I Was prescribedopiates because i have been in multiple accidents and a lot of abuse most of my life and a few yrs ago I got ran over by a car.. wanted off opiates so I started researching online. Everything pointed to methadone. So I went to the clinic to get on that..started out at 20mg and made it up to 95. Well the place from my hometown had their methadone come from the pharmaceutical lab pre packaged. I havemoved , to another county and hadto transfer from one clinicto the next. The new clinic's methadone gets pumped out of a machine. Well i had been on 90 mg for quiet a while at my hometown. When i started the new clinic, i began falling asleep at the wheel, etc. So i had to decrease..i decreased two times.. went down to 80mg. Then after being on that for a few days, i began to withdraw after about 7 hrs after dosing. Welk, i decided to go t a suboxone dr. He first started me on 10Mg methadone 4X a day. I had no problems at all.. no withdrawing at all..then had to wait three days and go bavk and start my suboxone. He started me out on2mg 8X aday....for a few days....then on 8mg 2X a day.. methadone took ALL my pains away..suboxone doesnt. So now my dr has me on lyrica as well as Zanaflex. I do not lyrica because i do notice that i am beginning to swell and when i wake in the mornings, i begin to twitch badly.....but.ot doesnt take my pains away at all.....i didnt take any lyrica today because Ididnt like the side effects..now i feel like i am going through withrawls....i am going , to talk to my dr. On my next appt. And see about putting me back on my pain meds. If he doesnt believe me aboutmy back, neck and leg hurting, i would be glad to get proof of my records to show him how messed up i am....
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replied September 28th, 2013
A fantastic way i was able to make sure my husband was honest with his doctor was by going with him. Making sure he touched base with his doctor on all the issues we discussed and being present when my husband put it in writing that i could call at any time and know anything that went on at that doctors office when i wasnt there. I had to absolutely baby him and his life had to be an open book. It was very exhausting having to follow up on his every word. But we got through it and now i trust him more than ever! Also, it is illegal for a doctor to prescribe a certain class of medication to someone who is known to abuse prescriptions. I called one of my husbands doctors and threatened to call the medical board and shut that practice down if any doctor there ever prescribed my husband another narcotic. FYI- even some certain non narcotics are classified with narcotics and therefore cannot be prescribed to known addicts.
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replied September 28th, 2013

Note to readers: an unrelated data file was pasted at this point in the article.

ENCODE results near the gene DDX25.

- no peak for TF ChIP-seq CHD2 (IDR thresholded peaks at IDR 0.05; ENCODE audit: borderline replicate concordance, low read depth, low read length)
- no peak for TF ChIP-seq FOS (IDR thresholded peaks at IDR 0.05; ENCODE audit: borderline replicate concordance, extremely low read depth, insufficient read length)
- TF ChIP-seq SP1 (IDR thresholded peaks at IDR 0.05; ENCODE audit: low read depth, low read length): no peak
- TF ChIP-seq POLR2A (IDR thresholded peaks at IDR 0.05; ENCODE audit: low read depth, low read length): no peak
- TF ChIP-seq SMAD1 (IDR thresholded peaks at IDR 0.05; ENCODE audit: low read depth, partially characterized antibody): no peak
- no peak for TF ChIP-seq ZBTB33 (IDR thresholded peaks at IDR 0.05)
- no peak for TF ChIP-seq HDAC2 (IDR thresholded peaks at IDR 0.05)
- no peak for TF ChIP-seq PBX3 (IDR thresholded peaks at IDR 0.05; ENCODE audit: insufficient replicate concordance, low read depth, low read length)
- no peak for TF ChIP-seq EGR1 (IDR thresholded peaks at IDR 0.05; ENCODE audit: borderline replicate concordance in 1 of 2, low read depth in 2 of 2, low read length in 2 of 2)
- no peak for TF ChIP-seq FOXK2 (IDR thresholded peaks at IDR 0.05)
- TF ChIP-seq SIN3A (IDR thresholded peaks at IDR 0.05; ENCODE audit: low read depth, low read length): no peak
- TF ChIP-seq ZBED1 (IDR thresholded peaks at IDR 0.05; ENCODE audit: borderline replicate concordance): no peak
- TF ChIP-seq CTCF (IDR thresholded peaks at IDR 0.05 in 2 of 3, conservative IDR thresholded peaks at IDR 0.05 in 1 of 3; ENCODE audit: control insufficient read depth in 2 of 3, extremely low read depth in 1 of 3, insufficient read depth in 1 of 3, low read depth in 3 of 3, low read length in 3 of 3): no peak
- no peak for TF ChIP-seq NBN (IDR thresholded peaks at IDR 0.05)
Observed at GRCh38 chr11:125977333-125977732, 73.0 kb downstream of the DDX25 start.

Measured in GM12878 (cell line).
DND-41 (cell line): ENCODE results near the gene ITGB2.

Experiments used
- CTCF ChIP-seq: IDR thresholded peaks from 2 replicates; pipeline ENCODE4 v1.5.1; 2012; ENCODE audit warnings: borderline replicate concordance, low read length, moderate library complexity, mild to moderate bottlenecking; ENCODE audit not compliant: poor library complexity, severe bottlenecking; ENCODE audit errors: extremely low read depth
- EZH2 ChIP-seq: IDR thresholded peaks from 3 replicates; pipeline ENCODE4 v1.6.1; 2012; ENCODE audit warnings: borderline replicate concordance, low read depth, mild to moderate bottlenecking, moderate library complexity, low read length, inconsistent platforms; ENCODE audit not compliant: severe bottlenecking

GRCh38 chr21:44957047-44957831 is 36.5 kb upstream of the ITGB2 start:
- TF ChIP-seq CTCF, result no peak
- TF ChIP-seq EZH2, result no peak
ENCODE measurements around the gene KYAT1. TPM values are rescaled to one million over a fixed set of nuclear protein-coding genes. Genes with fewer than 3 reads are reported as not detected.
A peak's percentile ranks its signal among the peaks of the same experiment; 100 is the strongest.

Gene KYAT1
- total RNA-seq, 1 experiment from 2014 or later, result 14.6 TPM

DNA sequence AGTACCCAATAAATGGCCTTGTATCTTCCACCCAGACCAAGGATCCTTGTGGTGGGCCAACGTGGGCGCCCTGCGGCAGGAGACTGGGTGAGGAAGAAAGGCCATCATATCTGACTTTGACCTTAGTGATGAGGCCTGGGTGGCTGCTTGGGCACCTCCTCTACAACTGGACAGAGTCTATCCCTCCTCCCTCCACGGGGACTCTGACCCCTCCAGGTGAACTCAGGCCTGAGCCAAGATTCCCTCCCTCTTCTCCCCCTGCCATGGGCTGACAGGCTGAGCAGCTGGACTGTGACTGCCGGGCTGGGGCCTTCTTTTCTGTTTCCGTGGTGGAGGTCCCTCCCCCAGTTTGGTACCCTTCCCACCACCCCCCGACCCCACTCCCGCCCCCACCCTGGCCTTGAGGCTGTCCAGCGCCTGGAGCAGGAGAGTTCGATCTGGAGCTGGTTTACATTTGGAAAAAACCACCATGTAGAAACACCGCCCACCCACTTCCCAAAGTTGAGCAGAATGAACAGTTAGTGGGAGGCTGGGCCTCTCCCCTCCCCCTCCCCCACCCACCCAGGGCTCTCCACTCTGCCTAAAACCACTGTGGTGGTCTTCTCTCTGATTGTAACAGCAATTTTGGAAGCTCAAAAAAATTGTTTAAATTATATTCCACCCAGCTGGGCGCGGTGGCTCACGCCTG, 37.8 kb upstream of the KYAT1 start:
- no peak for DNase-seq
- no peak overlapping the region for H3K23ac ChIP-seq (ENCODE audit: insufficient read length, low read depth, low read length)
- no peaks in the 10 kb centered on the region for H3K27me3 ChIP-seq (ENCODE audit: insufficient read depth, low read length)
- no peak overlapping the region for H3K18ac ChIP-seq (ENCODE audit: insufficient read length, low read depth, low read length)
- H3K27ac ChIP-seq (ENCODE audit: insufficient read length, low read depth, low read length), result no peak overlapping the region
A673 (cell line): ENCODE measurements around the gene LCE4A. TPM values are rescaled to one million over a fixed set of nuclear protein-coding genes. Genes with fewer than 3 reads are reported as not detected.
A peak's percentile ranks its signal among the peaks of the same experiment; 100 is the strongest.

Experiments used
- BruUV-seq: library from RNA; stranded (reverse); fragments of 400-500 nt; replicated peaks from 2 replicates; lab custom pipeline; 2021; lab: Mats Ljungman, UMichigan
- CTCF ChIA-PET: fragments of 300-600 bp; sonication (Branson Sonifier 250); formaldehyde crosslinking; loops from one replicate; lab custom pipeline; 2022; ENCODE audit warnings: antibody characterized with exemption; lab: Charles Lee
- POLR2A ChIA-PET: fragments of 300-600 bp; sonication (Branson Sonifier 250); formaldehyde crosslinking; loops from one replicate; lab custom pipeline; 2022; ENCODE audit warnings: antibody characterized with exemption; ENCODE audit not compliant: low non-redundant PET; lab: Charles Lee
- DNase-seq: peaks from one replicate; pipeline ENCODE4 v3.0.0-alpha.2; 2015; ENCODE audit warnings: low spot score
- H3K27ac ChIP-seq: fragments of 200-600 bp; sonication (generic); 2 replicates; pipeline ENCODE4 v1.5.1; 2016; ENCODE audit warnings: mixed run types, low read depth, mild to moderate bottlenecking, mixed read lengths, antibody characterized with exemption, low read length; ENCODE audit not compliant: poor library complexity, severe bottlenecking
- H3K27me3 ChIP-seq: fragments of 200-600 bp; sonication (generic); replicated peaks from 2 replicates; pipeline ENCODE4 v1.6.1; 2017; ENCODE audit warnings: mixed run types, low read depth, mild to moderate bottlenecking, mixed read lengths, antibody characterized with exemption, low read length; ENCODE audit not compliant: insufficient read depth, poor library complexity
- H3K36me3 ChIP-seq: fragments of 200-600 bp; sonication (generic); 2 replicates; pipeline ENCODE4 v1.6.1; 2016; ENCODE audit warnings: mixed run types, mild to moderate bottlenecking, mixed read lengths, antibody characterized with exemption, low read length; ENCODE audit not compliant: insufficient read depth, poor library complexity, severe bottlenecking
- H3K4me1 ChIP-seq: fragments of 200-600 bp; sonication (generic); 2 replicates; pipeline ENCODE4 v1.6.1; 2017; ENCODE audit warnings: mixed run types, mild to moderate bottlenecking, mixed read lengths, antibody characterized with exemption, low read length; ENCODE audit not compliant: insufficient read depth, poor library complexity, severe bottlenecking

I have been through opiate addiction with my son, my sister and my best friend. It seems is all around my life. Is an exhausting fight with the ones you love.
I have researched so much the last 2 years since my sons last detox ( rapid detox in California. Expensive but worth every penny!!!).
My sister was a pain issue (back, disk and etc..)she went to the same detox as my son did, but we were very scared about pain management after her medical detox. We learned about Hyperalgesia with her detox doctors, and let me tell you , is real!!!After detox she could not believe how less pain she felt with no opiates.
My best friend I have not been so lucky with. I guess 2 out of three is pretty good ( not enough ) but I have not given up on her yet,it seems she is addicted to meeting and rehabs...
Anyway , though you could luck into hyperalgesia and that might help you someway...
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replied October 8th, 2013
Has anyone completed self withdrawal therapy for Lyrica ns Oxycontin? I have been on both for 4 years. I am taking 225-300 of lyrica 2x a day for arm/nerve pain and take 15mg of oxycontin 2-3 times a day. My arm is in constant pain it varies depending on activity and heat or cold. I want to see just how bad it is safely. I cannot find any websites that discuss self help.
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replied October 16th, 2013
Self weaning of Oxycontin & Lyrica
I've been on 600mg of Lyrica a day and 80mg of Oxycontin a day plus 10mg of OxyNorms for the last 6 months. I ran out of the OxyContins one night and couldn't afford to buy anymore for 2 days so went without and it was THE most awful feeling I've ever been through. Within 1 day, I was sweating, had headaches, shivering, sleepy, heart beating overtime, nauseous , nightmares. I never want to go thru that again. I have now had my back surgery 6 weeks ago and am slowly weaning myself off these evil tablets. I hate them with a passion, they take away all your motivation and joy in life, you feel like a depressed zombie all the time and don care about anything. I am now down to 450mg of Lyrica a day and 45mg of OxyContins, have stopped taking the OxyNorms altogether. My plan is to be drug free by Christmas, I have 2 kids and I want to enjoy my life again and be there for them but I know I have to do it slowly, I tried to reduce the dose too quickly and started feeling like I was withdrawing, you need to listen to your body and wean yourself off at a pace that suits you, everyone is different.